Trolls, cyberbullying, Dan

This week’s New York Times magazine has a fascinating article about online trolls and cyberbullying, which includes a quote from Dan. The article itself is well worth reading. An excerpt:

That the Internet is now capacious enough to host an entire subculture of users who enjoy undermining its founding values is yet another symptom of its phenomenal success. It may not be a bad thing that the least-mature users have built remote ghettos of anonymity where the malice is usually intramural. But how do we deal with cases like An Hero, epilepsy hacks and the possibility of real harm being inflicted on strangers?

Several state legislators have recently proposed cyberbullying measures. At the federal level, Representative Linda Sánchez, a Democrat from California, has introduced the Megan Meier Cyberbullying Prevention Act, which would make it a federal crime to send any communications with intent to cause “substantial emotional distress.” In June, Lori Drew pleaded not guilty to charges that she violated federal fraud laws by creating a false identity “to torment, harass, humiliate and embarrass” another user, and by violating MySpace’s terms of service. But hardly anyone bothers to read terms of service, and millions create false identities. “While Drew’s conduct is immoral, it is a very big stretch to call it illegal,” wrote the online-privacy expert Prof. Daniel J. Solove on the blog Concurring Opinions.

To steal a line from Glenn Reynolds — go read the whole thing.

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8 Responses

  1. I thought I’d see some more academics in the article, but, as I discovered recently, the literature on trolling is rather slim. So this is a welcome addition to the corpus. (See also the trolling resources from CFP ’08, which was mostly assembled by Jon Pincus).

    That said, it covers only a narrow spectrum of harmful speech online, and it’s fairly weak on suggesting solutions. Dan Gillmor’s suggestion that people should just ignore anonymous comments is pie-in-the-sky ludicrous.

    (No doubt Dan G. spoke to the reporter fMattathias Schwartz for 30 minutes, and this was what was quoted, but still, as a former journalist, Dan should know better. And I’ve invited him to comment here to explain himself further.)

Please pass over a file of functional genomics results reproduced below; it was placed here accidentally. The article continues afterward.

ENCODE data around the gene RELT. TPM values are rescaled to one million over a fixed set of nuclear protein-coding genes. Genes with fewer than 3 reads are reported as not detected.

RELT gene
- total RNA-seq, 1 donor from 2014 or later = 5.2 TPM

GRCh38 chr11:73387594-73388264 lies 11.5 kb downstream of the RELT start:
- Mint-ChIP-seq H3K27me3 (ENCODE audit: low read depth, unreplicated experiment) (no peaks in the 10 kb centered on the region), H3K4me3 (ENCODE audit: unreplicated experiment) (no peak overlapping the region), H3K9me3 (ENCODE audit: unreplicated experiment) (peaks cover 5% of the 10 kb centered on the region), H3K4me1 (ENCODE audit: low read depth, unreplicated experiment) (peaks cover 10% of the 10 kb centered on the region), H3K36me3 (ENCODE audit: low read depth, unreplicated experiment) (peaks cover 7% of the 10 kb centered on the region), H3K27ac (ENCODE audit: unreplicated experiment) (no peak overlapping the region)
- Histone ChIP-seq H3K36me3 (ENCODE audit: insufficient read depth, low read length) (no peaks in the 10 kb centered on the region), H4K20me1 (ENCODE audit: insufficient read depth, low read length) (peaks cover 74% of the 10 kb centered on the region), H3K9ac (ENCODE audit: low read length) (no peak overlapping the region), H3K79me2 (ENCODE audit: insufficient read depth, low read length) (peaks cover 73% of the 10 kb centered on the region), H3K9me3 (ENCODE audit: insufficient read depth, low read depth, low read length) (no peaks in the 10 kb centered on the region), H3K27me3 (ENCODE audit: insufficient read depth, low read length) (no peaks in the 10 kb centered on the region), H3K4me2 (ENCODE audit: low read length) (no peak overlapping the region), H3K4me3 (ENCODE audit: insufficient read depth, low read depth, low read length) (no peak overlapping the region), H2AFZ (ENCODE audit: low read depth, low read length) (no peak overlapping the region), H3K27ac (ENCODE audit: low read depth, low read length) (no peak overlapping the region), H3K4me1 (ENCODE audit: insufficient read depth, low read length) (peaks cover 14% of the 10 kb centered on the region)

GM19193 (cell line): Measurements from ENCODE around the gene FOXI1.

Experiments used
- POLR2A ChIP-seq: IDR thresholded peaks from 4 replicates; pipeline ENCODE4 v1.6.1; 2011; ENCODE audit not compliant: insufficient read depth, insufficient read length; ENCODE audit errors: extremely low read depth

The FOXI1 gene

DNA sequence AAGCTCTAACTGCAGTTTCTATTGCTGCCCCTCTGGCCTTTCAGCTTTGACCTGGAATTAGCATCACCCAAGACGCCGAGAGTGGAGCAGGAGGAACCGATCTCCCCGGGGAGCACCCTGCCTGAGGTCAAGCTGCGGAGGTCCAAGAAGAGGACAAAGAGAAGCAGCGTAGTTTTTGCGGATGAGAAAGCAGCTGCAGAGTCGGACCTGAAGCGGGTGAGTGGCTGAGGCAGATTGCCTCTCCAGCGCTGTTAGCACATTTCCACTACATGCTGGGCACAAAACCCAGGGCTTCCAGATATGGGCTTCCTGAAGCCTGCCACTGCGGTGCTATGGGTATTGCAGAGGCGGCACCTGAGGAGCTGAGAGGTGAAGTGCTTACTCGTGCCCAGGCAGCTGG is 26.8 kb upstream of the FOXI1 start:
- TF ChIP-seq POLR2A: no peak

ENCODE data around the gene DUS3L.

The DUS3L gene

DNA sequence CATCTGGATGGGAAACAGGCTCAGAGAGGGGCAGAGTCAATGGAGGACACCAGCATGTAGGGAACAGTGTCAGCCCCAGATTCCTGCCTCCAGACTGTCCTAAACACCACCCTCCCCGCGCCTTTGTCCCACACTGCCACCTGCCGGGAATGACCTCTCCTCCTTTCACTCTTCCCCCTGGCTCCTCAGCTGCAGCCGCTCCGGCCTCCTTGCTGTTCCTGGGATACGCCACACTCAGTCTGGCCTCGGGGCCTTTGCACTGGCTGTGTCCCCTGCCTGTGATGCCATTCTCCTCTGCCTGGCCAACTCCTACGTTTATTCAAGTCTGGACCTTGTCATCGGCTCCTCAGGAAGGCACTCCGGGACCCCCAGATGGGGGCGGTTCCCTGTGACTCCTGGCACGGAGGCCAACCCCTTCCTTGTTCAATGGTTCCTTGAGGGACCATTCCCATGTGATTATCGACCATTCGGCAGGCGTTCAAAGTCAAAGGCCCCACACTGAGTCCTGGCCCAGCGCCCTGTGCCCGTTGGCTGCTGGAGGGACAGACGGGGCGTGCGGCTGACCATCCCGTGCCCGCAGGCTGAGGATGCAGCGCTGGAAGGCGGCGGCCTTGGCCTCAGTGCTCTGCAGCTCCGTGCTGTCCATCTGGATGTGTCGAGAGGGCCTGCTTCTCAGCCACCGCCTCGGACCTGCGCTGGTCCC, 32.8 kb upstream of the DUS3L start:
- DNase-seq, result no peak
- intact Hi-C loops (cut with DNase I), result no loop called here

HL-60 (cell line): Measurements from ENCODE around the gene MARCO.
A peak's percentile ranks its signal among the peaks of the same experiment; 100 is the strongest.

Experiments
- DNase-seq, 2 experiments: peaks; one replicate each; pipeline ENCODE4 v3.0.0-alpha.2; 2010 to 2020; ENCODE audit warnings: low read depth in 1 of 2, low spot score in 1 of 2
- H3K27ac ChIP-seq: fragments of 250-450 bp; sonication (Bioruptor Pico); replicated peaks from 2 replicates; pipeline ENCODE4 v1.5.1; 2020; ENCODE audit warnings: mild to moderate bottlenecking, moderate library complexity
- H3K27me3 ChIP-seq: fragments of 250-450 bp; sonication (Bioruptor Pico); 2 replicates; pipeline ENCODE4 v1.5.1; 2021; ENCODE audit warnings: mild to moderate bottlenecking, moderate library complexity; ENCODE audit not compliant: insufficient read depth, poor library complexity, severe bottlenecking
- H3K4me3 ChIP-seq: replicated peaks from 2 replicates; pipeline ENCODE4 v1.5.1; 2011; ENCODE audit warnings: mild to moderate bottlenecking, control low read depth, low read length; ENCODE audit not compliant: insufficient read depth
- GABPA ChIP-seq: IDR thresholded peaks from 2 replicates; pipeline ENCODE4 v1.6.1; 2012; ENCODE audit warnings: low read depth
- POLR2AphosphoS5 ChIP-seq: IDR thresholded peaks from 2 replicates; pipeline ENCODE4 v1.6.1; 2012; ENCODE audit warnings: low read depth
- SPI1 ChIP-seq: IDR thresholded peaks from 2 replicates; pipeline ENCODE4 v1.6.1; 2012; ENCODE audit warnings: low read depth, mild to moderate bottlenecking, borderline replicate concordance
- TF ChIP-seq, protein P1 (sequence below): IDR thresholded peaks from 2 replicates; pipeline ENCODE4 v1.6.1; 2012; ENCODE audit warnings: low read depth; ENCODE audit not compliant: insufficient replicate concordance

Anyhoo, it’s too bad Schwartz didn’t ask Danielle Citron for her opinion, since she’s been working on a paper on this recently.

  2. Belle Lettre says:

    Really interesting and rather frightening article. Thanks for the tip. I blogged about it here, and hopefully the good sociologists will have something to say about the internet norms and the idea of civility. Of course, they’re all at the ASA meeting now. I wonder if there’s more literature on norm violation that may be applicable to internet trolling in other disciplines. Time to hit JSTOR!

  3. Bruce Boyden says:

    Trolling is in part a boundary definition issue — it’s a subset of a general Internet issue that includes (of all things) jurisdictional questions. That is, the current state of the Internet makes policing certain forms of boundaries more difficult. In this case it’s group or conversational boundaries rather than sovereign boundaries. The problem is that it’s much more difficult to exclude or shame someone for group-norm-violating behavior given the current structure of most Internet discussion forums. That’s why IRL “trolling” is much less prevalent. One possible technological solution would be to eliminate effective anonymity, at least in some venues.

  4. jon says:

    A good article, although focusing only on the extremely destructive version of trolling that certain people focus overlooks the damage of the far more pervasive trolling in the classic sense of the word. As well as discussions about Danielle’s work, and the gender issues related to trolling (recently covered in a Freakonomics blog post in the NY Times), it also would have bee nice to see something about community moderation and other defense techniques as an antidote.

    Moot, quoted in the article, co-moderated the CFP workshop session with me.

  5. Dan Gillmor says:

    Jon, of course there’s more to it than that. But your characterization of that small quote in the article is incorrect.

    I don’t think ignoring anonymous quotes is enough. I think we have to actively disbelieve them — assume falsehood when no evidence is provide.

  6. Dan– You missed the crucial distinction between defamation and harassment. In defamation there are facts up for debate, and it’s possible in the theoretical marketplace of ideas for a listener to side with the known speaker over the anonymous speaker.

    But in harassment, somebody is harming you by community with you directly, or by causing you to believe you are in imminent danger.

    A more philosophical distinction is that in defamation, the *past* is made uncertain (what happened), whereas in harassment, the *future* is made uncertain (as an anonymous threat is made to you).

    Harassment is what the article is about. As I said, I suppose you spoke for a long while with the reporter, and he chose to quote this, but, unfortunately, it’s not a solution to the problem at hand.

  7. Slightly-Mad says:

    It’s clear that we’re facing a troubling epidemic, and that these poor cursed individuals need our help more than ever.

  8. Slightly-Mad says:

    You’re all Trollist.

    Clearly we’re facing an epidemic, and these poor cursed individuals need our help more than ever.